Evening: I decide to switch things up by scavenging for a meal instead of eating another bowl of soup. Thanks to a bag of jasmine rice, the leftover rotisserie chicken, and some kimchi and miso paste (don't ask me how these got in my fridge, I impulse buy when I'm not budgeting), I assemble a pretty nice bowl of...stuff and top it with a homemade miso sauce. Then, I put in a phone call to The Boy, who's out of town somewhat indefinitely. We decide to make cocktails in our respective apartments and have a drink together over the phone. The fact that I have negroni fixings in my cupboard is another one of life's mysteries, but I'm forever grateful. 

Total Spent: $0

Remaining: $18.56


Morning: Here's a fact about me: I have a raging sweet tooth. Raging. And at this point, it's been days since I've cracked into a bag of kettle corn, a dark chocolate bar, or a container of those amazing Trader Joes old-fashioned graham crackers. In an attempt to abate it, I swap out my yogurt for some oatmeal with lots of maple syrup (note to self: rolled oats, always a good thing to have on hand) and promptly follow that up with an 11AM apple. And yet? Still desperately craving sugar.

Afternoon: I cave. GROW, you win again. I return from a lunchtime walk with a bag of bulk bin dried mango. I did, however, manage to put back a $5 kombucha. Total: $3.72. 

Evening: The best thing happens. Lauren wants to have a touch base meeting about editorial and suggests we do it over happy hour, her treat. We head to a neighborhood place and order a flatbread pizza to share, plus artichokes and grilled bread with goat cheese and a glass of wine apiece. Is this heaven? 

Total Spent: $3.72

Remaining: $14.84


Morning: Yogurt. Again. Stumptown coffee. Again. I switch it up around 10:30 and make myself a complimentary green tea. It does not taste like victory.

Afternoon: I take the remaining rice, chicken, and spinach in for a sad, sad desk lunch (hint: microwaving raw spinach doesn't work out well). An afternoon snack of baby carrots and hummus tides me over. 

Evening/Night: Genius moment: I invite three friends over for negronis, thereby finishing off my mysterious bottle of Campari (holiday party gift?). Fair trade. They bring the snacks, potluck style. Someone brings a bottle of wine as well, and we spend the night in my backyard talking about work horrors and Tinder dates.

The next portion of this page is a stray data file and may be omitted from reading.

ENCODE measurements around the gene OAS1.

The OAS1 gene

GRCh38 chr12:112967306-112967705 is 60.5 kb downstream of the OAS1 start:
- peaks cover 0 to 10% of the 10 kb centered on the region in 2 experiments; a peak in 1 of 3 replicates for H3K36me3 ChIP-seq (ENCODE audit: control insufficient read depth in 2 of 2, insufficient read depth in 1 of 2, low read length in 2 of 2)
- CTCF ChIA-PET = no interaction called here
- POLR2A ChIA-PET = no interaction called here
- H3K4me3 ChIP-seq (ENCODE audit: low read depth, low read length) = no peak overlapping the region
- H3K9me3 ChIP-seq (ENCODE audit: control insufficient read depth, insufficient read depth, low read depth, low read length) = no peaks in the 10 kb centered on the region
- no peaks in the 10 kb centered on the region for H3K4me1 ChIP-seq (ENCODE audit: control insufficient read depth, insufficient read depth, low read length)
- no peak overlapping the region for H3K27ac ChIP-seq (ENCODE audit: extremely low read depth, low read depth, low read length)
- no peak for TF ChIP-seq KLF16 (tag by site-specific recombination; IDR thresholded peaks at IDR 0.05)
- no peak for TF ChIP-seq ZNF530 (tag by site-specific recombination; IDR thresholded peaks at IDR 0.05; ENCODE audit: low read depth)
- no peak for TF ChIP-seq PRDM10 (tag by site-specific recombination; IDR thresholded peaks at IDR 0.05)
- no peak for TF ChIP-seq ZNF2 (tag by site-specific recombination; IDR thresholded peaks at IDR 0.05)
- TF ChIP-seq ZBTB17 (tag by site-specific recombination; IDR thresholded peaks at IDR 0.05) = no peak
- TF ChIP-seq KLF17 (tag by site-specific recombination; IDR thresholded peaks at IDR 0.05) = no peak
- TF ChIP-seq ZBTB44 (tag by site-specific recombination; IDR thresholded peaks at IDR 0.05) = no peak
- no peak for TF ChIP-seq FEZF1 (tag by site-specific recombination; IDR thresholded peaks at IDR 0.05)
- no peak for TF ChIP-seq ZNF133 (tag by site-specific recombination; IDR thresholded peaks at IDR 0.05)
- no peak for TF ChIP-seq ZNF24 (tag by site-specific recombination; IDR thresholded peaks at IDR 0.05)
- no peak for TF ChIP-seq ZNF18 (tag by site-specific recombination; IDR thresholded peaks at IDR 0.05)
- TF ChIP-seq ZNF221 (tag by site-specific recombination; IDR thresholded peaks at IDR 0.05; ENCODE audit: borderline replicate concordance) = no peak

Total Spent: $0

Remaining: $14.84


Morning: This is the day my whole budget has been waiting for. And I've got $14.84 left to treat myself to a fun weekend. I take a sunny, 1.4 mile walk to meet my friend at the chic new café in our neighborhood and order an almost $5 almond milk cappuccino. Almost. It actually costs $4.75, plus my $1 tip. The walk back gives me ample time to catch up on phone calls with everyone from The Boy to my mom to my hard-of-hearing grandma (lots of yelling into the phone while walking).

Afternoon: Lunch at home plus a nap. It's becoming increasingly clear that if I make it with this budget, it's because I'm logging lots of hours alone.

Evening: I've stayed away from my neighborhood wine bar all week because it's decidedly not in my budget. But it's also my Cheers, i.e. where I'm guaranteed to find some of my friends on certain nights, and it's the last day on my budget so...I decide to go for it. Fortunately, a friend is tending bar. I order a discounted (it's still happy hour—6:58PM!) glass of wine for $8, and later, she comps me a second round. I tip her $4. In total, I'm out $12.  Friends start pouring in, and I bump into people I haven't seen in weeks. Worth it.

Night: Thankfully, my friend Wendy's asked me to be her plus one to a show (she works in the music industry), which means a free outing. In exchange, I drive. She buys me a thank you drink at the venue. I spend the rest of the night nursing club sodas and listening to a handful of mediocre indie bands. (Sorry, Wendy.)

Total Spent: $16.75

Remaining: -$2.91. I'm over-budget thanks to the Saturday night wine, which forced me to resort to using my debit card. Can't win every time. 

Total Spent: $77.91


  • Make a weekly grocery list and stick to it. Even in Los Angeles, where groceries are notoriously expensive, if you skirt the center aisles (think: produce, meat, etc on the outside, all the expensive organic cookies on the inside) you'll be alright. And no, I didn't buy all organic. 
  • Eating the same thing every day can make you heartsore. Treating yourself occasionally, even if it's to a handful of dried mango, is a game-changer.
  • When you're single and living alone, it's hard being stuck at home with only your cat for company. Think of ways to get out without spending money, even if it means drinking a club soda at a bar with friends. They'll still like your company.
  • Keeping a stocked cupboard is a lifesaver for times of low funds. I don't know what I would have done without that kimchi. 
  • Negronis at an L.A. bar? $15. Negronis at home with friends? Less. A lot less.
How do you make your budget stretch? Tell us in the comments below!